Western Herald




"Reading Together" done well but should ask more


by Vaneitta Goines

March 08, 2005



If all you get out of The Color of Water by James McBride is an interracial marriage, you will have missed major parts of the story. Chosen by the Kalamazoo Public Library's as the book the community will be "Reading Together" this year, McBride's story chronicles bits of his life interspersed with snatches of his mother's life experience. McBride's mother is a white, Jewish woman, and his father was a Black man. However, as I said, this is not the most important part of the story. Throughout the book a duality of racial reality is reflected. Racial unity is needed for progress, but the need exists in the face of histories of discrimination and current racist belief and behavior.


Drawn out by this conflict, what the author calls the "love/hate" relationship between Black and Jewish people, underlies much of McBride's mother's experiences. For anyone marrying someone of another ethnicity, questions arise. If something awful should happen to your partner, how will you educate your child about this heritage which you don't share? One interesting argument McBride pursues is that successfully raising children is more than just immediate family. Using the extended family network which his mother found in Harlem's Black community, she was able to succeed. Focusing on religious and ethnic self-identification, this book questions what happens to the sense of self when parents don't teach ethnic identity?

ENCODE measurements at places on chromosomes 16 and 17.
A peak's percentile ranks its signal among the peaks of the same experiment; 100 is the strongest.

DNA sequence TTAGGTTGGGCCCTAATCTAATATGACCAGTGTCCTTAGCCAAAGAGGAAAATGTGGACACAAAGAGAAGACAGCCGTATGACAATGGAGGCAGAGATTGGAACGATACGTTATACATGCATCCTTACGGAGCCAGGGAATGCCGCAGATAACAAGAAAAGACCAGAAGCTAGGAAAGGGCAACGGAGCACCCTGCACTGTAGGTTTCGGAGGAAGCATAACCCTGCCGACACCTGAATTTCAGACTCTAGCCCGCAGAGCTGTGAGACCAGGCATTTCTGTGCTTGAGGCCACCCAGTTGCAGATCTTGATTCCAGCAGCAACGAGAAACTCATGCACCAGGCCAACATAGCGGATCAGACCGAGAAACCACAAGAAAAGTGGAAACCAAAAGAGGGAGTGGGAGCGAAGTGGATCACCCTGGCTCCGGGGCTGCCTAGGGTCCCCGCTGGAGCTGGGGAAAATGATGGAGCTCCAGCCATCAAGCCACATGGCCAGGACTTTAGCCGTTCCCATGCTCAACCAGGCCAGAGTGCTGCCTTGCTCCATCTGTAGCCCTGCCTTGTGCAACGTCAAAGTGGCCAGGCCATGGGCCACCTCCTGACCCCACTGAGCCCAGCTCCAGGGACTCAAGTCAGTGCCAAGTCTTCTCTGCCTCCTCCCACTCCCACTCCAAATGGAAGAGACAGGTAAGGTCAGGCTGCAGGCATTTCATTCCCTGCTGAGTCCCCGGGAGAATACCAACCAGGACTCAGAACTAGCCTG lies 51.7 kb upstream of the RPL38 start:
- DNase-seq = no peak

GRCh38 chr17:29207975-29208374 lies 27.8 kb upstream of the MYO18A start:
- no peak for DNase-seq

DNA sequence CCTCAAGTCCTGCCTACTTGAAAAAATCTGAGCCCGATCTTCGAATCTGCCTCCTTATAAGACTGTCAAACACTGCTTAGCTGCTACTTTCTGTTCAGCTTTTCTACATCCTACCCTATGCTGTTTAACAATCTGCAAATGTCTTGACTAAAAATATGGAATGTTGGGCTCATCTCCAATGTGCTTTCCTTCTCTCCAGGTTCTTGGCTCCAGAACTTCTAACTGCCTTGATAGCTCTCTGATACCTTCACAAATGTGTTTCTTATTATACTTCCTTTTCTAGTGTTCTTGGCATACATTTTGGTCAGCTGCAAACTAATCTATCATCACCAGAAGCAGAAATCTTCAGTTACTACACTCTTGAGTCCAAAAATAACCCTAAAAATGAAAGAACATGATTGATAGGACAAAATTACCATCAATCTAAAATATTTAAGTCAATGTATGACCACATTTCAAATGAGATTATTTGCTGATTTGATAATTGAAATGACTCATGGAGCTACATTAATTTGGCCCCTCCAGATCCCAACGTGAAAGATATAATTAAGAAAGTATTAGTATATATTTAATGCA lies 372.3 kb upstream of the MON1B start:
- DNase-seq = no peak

This book, its choice as the 2005 Kalamazoo County "Reading Together" text, and the Kalamazoo demographics all seem to cry out for review of some under-explored aspects of race and ethnicity in the U.S. For example, why does our publicly-expressed concern for "interracial" relationships center around white and "other", especially black and white? Of interest to me, as well as demographically on the rise, are relationships between people of two different "minority" heritages. Given our systemic miseducation about each other, the concept of a Black person marrying a Native American one, or a Latino marrying an Asian person seems to have potentially as significant an impact as any of the white-other relationships that more often capture media attention.


Interestingly enough for this book, key concerns were not in our question lists or discussion guides. What is the potential impact of such relationships to our definitions of race or ethnicity? For many of us, our self-identification owes much to our understanding of race or ethnicity. Our national understanding is greatly shaped by who we imagine ourselves to be, and what we think others are (or are not). Reverence for education was central to McBride's understanding of his mother's Jewish heritage. That feeling about educational achievement would extend to most Americans' concepts of other ethnic groups, particularly Asian-Americans. Complimentary intentions or not, representing an ethnic group as a monolithic entity which is understood primarily through such simplified concepts is just as dangerous as condemning others to fit into the negative versions of these prejudgments. Either way, it oversimplifies the complex nature of very different, yet similarly human, beings.